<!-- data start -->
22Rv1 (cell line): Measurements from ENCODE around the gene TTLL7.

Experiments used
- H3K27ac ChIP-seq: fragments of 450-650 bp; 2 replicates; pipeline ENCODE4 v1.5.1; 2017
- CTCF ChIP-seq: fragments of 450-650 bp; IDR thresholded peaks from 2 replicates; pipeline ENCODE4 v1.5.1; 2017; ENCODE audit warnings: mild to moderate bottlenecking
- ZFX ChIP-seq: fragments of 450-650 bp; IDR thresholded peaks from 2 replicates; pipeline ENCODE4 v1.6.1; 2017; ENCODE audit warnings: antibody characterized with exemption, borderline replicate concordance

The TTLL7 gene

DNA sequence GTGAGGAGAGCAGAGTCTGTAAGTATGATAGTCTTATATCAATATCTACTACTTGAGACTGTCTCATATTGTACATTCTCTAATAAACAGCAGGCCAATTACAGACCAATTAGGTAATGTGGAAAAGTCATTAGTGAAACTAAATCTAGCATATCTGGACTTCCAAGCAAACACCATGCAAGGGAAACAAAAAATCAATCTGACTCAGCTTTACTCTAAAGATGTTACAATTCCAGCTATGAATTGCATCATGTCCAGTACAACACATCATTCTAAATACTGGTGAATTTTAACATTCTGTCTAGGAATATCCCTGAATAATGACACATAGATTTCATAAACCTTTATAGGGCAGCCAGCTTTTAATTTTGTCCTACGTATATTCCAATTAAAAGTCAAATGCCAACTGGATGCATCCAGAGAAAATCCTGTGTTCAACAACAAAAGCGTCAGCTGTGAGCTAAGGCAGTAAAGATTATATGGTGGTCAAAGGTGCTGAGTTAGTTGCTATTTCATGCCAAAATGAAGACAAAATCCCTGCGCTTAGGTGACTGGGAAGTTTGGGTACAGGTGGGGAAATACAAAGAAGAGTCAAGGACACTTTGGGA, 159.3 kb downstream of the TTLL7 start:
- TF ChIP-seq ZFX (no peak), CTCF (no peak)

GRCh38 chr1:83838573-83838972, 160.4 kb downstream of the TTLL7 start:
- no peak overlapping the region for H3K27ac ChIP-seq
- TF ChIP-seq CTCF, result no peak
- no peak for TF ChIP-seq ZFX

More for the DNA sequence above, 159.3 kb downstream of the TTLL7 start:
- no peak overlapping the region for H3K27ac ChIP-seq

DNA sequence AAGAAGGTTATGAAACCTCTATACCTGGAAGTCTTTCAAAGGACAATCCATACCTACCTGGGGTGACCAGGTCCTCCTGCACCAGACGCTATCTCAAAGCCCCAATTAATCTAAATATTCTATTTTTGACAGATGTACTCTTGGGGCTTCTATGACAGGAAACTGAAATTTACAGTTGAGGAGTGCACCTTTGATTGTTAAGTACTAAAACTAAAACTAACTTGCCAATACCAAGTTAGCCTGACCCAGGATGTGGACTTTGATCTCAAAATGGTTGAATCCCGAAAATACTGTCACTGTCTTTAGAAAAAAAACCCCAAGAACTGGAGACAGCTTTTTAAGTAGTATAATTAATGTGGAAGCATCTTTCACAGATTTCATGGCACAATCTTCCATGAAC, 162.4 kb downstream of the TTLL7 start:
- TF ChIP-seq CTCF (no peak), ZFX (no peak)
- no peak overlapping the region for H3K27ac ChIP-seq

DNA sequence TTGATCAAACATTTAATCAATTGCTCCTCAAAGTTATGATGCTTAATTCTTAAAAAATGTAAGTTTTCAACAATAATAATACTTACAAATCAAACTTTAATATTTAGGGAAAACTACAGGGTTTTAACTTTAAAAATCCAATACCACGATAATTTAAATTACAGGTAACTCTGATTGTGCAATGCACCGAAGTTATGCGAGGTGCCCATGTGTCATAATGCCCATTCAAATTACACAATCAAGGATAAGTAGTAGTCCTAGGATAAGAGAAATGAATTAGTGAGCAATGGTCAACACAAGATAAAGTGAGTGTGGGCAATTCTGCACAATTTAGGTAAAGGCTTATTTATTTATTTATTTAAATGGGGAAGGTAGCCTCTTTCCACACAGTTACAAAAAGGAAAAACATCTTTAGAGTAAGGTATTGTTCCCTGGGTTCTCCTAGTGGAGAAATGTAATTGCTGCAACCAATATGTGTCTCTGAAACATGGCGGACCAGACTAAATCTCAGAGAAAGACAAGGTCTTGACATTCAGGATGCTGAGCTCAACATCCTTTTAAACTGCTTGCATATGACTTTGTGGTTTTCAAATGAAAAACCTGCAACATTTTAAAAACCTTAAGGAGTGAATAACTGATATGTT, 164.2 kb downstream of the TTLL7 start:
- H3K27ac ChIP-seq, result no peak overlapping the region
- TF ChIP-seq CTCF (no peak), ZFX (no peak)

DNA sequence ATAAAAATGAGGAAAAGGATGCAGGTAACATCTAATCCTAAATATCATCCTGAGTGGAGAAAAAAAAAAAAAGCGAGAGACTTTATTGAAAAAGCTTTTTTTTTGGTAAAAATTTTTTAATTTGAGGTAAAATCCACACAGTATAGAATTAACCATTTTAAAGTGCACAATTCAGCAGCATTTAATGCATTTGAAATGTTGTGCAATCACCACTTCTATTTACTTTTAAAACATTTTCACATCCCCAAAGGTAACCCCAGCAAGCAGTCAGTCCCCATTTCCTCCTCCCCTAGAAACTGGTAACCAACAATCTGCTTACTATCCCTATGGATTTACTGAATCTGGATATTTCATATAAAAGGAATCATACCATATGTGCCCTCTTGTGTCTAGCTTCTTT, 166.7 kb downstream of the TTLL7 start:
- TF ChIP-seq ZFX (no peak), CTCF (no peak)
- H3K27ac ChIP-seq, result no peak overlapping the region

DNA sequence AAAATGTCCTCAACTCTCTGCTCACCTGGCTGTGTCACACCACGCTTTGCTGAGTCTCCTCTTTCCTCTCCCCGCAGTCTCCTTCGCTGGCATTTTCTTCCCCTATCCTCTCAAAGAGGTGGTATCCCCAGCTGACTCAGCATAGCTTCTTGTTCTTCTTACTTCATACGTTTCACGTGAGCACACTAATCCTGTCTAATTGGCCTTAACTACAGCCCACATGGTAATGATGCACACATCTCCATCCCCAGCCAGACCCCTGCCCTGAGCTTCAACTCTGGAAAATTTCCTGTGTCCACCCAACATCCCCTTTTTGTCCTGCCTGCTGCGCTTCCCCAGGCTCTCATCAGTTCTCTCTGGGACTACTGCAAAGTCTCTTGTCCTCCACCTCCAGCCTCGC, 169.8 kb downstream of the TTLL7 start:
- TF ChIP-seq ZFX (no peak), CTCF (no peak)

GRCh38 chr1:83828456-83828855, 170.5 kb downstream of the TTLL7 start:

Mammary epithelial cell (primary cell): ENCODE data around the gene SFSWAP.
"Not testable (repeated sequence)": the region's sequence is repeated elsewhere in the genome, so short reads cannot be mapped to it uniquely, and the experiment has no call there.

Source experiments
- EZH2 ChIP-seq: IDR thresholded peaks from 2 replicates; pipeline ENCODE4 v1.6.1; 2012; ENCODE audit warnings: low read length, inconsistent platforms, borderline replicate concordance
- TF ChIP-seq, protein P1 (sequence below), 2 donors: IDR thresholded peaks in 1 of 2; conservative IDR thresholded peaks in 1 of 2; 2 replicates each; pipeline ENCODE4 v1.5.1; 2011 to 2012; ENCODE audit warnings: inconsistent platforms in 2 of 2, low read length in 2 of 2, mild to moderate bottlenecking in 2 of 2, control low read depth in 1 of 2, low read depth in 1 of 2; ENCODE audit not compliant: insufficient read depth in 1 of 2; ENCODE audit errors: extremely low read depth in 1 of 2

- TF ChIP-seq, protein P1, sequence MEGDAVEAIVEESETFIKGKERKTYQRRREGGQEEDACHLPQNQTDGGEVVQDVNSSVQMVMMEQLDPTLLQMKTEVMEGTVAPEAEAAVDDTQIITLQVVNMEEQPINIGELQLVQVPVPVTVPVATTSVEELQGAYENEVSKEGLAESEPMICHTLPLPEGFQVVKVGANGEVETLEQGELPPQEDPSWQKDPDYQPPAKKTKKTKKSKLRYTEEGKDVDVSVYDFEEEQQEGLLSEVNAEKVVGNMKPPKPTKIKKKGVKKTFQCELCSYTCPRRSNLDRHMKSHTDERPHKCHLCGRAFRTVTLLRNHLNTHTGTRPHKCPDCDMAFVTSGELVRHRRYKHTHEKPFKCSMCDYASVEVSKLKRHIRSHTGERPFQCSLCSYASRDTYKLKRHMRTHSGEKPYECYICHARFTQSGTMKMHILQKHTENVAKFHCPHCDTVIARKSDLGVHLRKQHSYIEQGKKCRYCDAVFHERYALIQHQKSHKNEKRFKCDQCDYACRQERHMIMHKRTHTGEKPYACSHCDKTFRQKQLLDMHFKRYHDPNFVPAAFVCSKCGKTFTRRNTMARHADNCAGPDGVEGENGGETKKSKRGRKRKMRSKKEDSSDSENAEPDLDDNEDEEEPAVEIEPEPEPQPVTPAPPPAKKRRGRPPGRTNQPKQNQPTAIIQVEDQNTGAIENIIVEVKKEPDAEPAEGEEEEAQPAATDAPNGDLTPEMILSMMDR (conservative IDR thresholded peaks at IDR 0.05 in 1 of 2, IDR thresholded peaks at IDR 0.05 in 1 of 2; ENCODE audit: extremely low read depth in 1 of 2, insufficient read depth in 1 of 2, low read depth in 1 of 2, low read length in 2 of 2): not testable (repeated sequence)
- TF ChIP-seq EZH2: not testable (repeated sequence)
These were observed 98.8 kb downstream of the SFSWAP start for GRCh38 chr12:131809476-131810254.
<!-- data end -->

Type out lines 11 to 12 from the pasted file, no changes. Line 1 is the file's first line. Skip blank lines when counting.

- TF ChIP-seq CTCF, result no peak
- no peak for TF ChIP-seq ZFX